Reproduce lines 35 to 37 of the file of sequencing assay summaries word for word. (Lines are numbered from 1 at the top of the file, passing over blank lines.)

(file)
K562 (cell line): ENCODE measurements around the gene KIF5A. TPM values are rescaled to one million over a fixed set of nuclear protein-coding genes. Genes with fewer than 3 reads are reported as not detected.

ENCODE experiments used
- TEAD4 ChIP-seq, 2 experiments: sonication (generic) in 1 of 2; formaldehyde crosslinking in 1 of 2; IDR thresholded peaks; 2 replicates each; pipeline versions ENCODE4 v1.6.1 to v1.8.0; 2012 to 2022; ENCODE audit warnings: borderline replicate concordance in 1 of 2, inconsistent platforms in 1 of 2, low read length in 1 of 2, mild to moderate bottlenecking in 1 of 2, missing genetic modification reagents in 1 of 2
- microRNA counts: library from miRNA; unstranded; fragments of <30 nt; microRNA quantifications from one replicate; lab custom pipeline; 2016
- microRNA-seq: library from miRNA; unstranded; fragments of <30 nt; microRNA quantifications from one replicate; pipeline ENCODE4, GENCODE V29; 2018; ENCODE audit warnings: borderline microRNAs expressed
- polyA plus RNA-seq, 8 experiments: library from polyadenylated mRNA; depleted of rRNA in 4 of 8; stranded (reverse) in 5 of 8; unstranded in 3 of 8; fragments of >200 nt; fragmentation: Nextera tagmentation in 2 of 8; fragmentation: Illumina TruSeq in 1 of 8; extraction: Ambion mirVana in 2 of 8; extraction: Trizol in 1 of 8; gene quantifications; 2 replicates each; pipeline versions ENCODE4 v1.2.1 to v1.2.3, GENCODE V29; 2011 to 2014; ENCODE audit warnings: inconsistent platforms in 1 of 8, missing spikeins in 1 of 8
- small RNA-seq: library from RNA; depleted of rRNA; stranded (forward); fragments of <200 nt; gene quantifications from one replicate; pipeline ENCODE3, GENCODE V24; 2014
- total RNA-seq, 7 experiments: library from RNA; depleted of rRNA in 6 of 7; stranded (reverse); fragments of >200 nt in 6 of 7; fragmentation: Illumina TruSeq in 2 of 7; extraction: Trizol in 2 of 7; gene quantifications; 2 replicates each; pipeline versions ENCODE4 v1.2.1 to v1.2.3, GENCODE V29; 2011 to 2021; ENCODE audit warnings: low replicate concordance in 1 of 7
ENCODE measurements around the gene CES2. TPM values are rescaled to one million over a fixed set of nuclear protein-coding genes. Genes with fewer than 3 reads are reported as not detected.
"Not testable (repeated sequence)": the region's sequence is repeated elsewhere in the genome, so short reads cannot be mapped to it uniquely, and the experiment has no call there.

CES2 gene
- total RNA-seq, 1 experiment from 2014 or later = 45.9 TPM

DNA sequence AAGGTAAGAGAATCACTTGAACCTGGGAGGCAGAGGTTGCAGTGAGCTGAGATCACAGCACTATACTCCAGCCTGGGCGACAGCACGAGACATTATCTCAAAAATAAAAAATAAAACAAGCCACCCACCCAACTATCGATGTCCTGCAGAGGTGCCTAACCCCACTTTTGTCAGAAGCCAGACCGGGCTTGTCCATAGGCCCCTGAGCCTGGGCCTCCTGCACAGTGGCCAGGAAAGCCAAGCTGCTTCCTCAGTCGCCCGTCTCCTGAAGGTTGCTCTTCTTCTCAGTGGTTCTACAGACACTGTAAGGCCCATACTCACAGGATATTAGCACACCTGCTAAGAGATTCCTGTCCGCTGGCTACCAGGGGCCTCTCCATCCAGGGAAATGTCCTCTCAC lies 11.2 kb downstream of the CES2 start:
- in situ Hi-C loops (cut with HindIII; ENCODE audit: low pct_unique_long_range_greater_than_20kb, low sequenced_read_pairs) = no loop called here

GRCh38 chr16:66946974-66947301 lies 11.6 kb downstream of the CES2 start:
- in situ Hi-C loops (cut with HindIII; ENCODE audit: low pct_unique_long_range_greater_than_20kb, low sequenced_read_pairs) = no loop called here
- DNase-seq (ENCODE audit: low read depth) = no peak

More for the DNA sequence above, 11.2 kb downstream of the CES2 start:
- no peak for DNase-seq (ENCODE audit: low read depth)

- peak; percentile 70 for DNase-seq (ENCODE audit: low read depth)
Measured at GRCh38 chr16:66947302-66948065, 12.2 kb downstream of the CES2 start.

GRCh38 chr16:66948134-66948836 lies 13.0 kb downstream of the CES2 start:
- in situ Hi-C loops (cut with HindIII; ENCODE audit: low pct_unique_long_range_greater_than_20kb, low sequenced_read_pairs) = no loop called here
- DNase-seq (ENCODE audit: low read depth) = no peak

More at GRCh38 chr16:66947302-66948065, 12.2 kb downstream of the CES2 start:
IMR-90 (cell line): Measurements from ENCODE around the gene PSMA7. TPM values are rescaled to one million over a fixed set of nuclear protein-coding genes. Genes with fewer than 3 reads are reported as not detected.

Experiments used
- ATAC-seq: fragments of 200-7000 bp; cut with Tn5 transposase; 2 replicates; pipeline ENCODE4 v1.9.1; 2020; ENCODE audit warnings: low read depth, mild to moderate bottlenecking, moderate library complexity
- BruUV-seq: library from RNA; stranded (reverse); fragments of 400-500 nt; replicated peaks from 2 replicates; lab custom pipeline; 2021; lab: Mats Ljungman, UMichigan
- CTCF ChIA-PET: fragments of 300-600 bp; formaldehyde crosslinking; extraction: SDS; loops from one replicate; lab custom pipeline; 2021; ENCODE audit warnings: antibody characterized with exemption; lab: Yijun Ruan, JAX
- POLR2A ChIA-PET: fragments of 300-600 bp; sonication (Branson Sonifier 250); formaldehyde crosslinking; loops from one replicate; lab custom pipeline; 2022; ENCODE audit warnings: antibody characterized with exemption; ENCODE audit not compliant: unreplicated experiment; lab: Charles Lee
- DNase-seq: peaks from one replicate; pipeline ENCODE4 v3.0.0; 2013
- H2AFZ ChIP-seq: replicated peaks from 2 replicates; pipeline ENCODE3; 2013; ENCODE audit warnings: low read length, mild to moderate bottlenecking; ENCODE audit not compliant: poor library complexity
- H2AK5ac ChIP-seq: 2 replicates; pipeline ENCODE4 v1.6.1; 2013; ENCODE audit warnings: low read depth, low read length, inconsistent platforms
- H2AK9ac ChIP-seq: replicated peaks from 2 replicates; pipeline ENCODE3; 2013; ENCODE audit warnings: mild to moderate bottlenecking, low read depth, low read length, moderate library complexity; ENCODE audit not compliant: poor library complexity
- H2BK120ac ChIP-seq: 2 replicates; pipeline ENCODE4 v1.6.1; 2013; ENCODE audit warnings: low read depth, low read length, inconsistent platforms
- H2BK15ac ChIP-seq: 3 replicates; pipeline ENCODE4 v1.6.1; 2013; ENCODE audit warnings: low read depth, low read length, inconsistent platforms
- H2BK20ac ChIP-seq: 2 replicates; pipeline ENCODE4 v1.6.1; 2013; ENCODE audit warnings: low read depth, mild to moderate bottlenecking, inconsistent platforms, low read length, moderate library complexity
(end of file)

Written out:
- H2AK9ac ChIP-seq: replicated peaks from 2 replicates; pipeline ENCODE3; 2013; ENCODE audit warnings: mild to moderate bottlenecking, low read depth, low read length, moderate library complexity; ENCODE audit not compliant: poor library complexity
- H2BK120ac ChIP-seq: 2 replicates; pipeline ENCODE4 v1.6.1; 2013; ENCODE audit warnings: low read depth, low read length, inconsistent platforms
- H2BK15ac ChIP-seq: 3 replicates; pipeline ENCODE4 v1.6.1; 2013; ENCODE audit warnings: low read depth, low read length, inconsistent platforms